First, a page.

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Tropical Cyclones: Determinants of Pattern and Structure in New Zealand's Indigenous Forests

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dc.contributor.author Shaw, W.B.
dc.date.accessioned 2008-03-08T22:50:15Z
dc.date.available 2008-03-08T22:50:15Z
dc.date.issued 1983-10
dc.identifier.citation Shaw WB. 1983. Tropical cyclones: determinants of pattern and structure in New Zealand's indigenous forests. Pac Sci 37(4): 405-414.
dc.identifier.issn 0030-8870
dc.identifier.uri http://hdl.handle.net/10125/741
dc.description.abstract Tropical cyclones usually form between 10° and 20° latitude but frequently move as far south as New Zealand. Cyclone Bernie, in April 1982, caused extensive damage in central North Island forests. Four other severe tropical cyclone s since 1936, are known to have caused damage to indigenous forests throughout the North Island and in parts of the South Island. Severe storms of extratropical origin also affect New Zealand, and many also result in significant forest damage. The storm regime to which New Zealand is subject is severe enough so that storms themselves could be a major factor in molding stand composition and structure in many, or even most , parts of the country.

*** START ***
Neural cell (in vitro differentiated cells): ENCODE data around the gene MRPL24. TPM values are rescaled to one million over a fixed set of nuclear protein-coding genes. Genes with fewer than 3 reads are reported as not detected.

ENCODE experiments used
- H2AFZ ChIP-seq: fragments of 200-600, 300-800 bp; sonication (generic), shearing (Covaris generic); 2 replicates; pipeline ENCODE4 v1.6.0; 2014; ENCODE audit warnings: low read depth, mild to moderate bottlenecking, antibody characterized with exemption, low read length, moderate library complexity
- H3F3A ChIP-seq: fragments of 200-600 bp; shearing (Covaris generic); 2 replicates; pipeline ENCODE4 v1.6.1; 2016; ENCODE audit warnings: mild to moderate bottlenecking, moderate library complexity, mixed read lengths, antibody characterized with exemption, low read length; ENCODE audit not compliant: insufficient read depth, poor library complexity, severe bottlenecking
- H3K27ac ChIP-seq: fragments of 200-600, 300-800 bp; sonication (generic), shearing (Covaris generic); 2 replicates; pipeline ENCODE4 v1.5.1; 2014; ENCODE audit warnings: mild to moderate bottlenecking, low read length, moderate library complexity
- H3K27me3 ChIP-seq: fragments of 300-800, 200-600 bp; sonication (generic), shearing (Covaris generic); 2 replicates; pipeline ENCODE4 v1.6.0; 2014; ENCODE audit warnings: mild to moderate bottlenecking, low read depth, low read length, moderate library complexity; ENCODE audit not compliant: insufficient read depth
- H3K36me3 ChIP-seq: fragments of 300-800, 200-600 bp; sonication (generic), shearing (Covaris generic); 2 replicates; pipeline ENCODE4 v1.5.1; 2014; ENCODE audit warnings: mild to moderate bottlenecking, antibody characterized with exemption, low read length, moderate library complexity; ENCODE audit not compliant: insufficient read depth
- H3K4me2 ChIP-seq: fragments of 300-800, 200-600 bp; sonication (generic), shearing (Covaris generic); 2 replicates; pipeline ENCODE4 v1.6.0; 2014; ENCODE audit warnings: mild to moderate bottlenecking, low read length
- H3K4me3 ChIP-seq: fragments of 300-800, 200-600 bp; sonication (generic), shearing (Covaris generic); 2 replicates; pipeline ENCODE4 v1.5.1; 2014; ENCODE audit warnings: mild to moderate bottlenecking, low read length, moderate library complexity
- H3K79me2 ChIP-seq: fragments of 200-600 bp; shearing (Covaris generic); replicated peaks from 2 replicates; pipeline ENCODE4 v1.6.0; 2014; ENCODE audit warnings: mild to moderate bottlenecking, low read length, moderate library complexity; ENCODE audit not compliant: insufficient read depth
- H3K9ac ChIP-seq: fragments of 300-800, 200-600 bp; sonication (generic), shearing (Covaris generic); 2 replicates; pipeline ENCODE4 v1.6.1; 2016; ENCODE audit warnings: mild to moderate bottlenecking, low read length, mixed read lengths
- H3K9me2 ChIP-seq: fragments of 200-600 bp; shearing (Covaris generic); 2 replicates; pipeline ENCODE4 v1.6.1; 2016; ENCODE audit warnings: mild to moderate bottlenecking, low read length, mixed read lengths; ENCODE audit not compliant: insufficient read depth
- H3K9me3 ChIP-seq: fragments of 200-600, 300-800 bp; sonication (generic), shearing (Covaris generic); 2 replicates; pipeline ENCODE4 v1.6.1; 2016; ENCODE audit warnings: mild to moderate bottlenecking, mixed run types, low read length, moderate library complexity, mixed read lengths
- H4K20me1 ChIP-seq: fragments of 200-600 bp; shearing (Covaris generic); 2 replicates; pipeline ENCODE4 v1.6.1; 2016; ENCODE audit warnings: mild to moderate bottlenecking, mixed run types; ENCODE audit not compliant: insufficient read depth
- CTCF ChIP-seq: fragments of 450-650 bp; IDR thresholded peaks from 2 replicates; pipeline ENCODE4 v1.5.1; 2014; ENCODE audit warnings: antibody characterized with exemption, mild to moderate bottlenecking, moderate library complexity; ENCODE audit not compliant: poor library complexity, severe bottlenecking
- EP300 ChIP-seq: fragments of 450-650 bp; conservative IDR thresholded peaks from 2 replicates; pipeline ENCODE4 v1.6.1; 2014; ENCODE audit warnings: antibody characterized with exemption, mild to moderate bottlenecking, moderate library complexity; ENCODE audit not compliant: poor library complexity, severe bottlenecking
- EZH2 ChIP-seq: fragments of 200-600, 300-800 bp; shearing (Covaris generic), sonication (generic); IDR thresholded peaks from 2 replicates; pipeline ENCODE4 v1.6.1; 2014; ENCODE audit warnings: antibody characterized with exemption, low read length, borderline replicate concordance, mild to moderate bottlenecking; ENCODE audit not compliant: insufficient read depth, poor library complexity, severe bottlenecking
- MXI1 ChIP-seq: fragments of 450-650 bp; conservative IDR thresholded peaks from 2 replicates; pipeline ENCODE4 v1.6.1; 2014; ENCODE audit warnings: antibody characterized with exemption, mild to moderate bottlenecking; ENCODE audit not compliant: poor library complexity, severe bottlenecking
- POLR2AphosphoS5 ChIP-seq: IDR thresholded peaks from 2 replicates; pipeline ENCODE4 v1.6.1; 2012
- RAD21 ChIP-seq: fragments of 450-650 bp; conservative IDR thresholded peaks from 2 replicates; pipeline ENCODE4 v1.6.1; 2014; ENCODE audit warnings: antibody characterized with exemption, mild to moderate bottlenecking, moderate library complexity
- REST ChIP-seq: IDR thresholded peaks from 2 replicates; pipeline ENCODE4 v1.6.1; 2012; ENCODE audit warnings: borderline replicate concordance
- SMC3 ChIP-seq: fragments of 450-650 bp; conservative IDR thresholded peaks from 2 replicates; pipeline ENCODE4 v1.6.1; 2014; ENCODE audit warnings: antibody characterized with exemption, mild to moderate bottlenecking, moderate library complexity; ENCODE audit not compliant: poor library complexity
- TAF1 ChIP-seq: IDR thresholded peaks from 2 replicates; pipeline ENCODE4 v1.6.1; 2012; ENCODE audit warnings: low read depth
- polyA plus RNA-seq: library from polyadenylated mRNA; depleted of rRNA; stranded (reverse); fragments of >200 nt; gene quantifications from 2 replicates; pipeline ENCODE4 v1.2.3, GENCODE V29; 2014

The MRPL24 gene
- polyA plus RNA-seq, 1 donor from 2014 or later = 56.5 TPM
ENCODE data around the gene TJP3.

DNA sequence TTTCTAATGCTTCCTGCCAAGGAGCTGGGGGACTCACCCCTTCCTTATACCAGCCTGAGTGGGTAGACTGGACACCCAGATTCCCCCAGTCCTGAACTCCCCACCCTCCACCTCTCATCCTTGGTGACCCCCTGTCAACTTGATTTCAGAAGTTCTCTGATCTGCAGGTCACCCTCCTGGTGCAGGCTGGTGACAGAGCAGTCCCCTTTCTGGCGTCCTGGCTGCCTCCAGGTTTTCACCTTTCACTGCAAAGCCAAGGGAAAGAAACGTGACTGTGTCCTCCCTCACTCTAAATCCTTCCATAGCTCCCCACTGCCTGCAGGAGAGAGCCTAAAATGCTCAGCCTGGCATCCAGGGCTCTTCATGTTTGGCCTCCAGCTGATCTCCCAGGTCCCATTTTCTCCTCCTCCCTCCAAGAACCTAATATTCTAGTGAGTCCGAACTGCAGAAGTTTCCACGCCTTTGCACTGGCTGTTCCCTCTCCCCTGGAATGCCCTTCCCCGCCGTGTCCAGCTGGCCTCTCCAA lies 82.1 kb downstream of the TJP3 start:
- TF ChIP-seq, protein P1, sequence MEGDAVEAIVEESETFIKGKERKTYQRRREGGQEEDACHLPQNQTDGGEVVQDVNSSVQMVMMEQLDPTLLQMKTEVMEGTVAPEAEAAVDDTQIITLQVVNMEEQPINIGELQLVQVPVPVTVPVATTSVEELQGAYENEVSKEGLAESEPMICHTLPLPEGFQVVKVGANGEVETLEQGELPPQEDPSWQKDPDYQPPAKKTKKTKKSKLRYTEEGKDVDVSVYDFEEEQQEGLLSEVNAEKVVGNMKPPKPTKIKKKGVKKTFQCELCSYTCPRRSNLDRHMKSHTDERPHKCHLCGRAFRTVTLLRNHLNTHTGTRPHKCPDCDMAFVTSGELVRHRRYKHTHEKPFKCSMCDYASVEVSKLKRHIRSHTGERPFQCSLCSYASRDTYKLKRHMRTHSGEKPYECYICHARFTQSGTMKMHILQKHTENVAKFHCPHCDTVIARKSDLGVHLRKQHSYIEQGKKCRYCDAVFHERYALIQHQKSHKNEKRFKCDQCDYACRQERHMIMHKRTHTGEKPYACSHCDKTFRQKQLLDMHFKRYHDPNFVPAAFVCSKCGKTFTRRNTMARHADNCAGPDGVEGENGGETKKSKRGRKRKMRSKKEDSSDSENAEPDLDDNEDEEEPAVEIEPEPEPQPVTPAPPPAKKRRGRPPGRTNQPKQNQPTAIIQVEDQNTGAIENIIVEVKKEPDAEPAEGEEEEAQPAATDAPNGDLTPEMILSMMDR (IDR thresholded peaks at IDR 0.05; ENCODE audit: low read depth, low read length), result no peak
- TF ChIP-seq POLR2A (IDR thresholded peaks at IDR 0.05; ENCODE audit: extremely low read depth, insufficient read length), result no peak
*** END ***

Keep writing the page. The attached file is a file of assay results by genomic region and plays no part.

dc.language.iso en-US
dc.publisher University of Hawai'i Press
dc.title Tropical Cyclones: Determinants of Pattern and Structure in New Zealand's Indigenous Forests
dc.type Article
dc.type.dcmi Text
Appears in Collections: Pacific Science Volume 37, Number 4, 1983


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